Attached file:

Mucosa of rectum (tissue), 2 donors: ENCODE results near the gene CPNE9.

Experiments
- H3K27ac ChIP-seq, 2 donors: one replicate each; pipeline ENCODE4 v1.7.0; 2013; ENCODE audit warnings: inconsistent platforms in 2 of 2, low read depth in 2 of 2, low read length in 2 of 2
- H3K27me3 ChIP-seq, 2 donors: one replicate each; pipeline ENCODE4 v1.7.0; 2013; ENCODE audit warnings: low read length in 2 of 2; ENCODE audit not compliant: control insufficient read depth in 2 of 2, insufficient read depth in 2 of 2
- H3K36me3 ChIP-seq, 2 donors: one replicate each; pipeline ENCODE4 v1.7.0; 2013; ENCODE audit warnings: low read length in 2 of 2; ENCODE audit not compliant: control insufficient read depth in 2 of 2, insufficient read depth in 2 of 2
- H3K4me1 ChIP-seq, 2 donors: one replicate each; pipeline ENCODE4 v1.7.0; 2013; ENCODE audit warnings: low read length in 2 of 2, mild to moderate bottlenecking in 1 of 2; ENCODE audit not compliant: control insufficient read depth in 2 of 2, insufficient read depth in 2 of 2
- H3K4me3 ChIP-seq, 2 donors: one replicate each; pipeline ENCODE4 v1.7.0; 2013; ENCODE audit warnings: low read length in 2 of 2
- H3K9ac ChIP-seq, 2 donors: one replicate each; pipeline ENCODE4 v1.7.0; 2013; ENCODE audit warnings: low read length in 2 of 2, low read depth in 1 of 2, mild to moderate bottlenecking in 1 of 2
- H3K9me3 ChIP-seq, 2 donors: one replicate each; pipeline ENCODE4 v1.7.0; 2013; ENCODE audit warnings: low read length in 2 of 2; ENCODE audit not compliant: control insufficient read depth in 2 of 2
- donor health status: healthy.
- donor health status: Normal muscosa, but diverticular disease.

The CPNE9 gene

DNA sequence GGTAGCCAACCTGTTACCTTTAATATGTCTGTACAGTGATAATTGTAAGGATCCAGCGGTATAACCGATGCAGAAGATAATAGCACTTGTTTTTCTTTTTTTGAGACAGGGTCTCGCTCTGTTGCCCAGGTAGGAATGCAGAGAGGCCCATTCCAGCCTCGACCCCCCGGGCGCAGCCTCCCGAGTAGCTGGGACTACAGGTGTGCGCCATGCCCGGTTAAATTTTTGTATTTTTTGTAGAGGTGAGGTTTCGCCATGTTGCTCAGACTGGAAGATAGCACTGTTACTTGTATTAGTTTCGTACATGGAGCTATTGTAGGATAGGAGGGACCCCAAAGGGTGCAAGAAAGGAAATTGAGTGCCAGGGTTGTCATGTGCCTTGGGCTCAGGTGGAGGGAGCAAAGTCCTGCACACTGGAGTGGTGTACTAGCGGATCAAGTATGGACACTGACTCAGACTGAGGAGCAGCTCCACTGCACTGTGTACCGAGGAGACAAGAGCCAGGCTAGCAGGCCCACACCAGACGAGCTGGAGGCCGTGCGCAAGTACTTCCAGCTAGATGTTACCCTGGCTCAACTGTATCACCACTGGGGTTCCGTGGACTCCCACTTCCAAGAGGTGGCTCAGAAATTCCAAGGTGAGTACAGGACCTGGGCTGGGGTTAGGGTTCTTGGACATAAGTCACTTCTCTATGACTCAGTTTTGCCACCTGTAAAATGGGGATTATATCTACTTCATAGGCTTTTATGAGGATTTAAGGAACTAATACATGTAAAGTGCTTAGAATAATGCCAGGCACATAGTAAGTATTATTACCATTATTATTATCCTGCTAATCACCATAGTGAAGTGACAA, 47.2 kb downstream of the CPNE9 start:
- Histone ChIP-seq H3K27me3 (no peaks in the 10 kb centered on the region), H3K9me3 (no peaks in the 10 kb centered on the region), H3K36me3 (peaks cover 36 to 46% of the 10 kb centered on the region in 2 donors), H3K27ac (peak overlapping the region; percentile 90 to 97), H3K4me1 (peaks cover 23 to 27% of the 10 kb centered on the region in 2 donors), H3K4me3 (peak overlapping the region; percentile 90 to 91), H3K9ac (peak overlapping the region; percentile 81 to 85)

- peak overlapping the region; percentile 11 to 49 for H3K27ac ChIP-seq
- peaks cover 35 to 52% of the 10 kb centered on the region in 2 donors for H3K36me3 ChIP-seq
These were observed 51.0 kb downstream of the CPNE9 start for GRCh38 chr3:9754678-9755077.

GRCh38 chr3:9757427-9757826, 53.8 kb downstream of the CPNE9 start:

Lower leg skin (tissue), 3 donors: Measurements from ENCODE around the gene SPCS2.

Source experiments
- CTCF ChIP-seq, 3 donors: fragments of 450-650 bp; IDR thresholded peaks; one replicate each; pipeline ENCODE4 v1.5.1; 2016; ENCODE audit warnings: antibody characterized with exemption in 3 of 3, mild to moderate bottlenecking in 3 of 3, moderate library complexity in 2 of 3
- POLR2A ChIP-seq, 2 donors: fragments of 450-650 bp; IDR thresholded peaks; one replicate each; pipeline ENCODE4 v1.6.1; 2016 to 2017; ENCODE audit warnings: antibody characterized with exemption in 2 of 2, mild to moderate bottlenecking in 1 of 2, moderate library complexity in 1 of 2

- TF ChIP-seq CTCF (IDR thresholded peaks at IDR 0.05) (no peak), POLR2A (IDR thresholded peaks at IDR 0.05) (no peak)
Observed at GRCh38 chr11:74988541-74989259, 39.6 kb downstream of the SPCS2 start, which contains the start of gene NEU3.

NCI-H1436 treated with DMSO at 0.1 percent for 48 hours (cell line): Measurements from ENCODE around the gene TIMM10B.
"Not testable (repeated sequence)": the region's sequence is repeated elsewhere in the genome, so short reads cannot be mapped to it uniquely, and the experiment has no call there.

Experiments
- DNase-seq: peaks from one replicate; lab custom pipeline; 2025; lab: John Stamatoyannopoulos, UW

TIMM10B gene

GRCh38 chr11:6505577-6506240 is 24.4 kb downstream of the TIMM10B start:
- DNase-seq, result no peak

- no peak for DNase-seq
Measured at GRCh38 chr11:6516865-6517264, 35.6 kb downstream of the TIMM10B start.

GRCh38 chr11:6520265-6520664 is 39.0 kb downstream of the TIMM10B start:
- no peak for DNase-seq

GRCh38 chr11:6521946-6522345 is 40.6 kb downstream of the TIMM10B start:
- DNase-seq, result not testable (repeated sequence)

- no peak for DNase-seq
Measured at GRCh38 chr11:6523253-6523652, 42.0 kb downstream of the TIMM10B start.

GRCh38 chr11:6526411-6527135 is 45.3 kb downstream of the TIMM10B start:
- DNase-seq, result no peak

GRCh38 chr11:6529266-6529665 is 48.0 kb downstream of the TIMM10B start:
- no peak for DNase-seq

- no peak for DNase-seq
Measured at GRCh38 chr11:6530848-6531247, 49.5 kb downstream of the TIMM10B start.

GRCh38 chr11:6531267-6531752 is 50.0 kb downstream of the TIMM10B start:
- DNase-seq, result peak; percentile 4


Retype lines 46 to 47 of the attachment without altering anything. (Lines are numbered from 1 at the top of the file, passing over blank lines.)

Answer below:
GRCh38 chr11:6531267-6531752 is 50.0 kb downstream of the TIMM10B start:
- DNase-seq, result peak; percentile 4